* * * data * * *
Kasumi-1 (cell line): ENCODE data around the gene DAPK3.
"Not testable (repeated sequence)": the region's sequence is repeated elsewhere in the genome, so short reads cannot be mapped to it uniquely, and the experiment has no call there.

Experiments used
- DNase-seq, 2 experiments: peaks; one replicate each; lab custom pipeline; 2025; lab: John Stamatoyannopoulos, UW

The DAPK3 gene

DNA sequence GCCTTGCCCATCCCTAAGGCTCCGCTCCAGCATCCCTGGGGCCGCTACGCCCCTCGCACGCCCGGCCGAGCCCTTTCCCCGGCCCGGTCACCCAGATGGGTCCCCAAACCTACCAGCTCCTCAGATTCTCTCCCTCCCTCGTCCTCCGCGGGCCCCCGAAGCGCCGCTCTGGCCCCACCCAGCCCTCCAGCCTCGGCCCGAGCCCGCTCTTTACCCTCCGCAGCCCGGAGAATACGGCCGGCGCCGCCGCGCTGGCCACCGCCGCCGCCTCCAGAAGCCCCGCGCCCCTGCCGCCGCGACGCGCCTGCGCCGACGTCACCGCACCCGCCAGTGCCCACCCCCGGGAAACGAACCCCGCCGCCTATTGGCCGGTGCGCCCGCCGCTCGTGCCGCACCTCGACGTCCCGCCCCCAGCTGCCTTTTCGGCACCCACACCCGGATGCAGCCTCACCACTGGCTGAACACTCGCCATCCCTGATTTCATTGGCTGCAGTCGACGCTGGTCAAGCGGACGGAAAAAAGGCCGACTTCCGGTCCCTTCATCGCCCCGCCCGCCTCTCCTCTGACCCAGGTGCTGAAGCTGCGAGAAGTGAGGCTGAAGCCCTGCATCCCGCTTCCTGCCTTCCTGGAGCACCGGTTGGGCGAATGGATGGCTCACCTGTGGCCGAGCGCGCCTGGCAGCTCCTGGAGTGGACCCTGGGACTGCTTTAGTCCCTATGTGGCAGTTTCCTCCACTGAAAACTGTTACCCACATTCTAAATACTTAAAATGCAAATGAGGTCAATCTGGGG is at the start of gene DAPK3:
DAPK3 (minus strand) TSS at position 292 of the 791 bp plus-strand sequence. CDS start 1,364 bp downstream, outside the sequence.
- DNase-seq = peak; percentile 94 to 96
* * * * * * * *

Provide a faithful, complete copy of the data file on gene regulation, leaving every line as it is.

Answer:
Kasumi-1 (cell line): ENCODE data around the gene DAPK3.
"Not testable (repeated sequence)": the region's sequence is repeated elsewhere in the genome, so short reads cannot be mapped to it uniquely, and the experiment has no call there.

Experiments used
- DNase-seq, 2 experiments: peaks; one replicate each; lab custom pipeline; 2025; lab: John Stamatoyannopoulos, UW

The DAPK3 gene

DNA sequence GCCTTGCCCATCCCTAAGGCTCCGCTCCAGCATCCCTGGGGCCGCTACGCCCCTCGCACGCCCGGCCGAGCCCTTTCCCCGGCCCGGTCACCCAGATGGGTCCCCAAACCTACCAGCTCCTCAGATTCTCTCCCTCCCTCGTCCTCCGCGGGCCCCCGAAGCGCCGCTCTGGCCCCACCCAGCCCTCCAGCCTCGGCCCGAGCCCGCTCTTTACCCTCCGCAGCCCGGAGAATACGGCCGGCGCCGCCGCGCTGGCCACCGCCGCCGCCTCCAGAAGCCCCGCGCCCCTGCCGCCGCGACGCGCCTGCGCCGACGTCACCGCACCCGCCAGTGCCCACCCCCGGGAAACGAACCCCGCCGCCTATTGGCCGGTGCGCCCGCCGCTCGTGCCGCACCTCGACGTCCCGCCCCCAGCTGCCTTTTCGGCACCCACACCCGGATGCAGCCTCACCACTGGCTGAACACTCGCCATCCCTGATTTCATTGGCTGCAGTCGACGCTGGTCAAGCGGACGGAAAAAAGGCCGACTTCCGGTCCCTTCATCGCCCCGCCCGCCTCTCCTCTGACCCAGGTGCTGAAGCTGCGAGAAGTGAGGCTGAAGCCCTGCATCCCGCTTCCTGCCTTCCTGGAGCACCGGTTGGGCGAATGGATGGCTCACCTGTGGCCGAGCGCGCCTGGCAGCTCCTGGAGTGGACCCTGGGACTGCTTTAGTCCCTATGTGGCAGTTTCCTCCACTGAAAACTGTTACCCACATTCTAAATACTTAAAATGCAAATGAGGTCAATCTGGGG is at the start of gene DAPK3:
DAPK3 (minus strand) TSS at position 292 of the 791 bp plus-strand sequence. CDS start 1,364 bp downstream, outside the sequence.
- DNase-seq = peak; percentile 94 to 96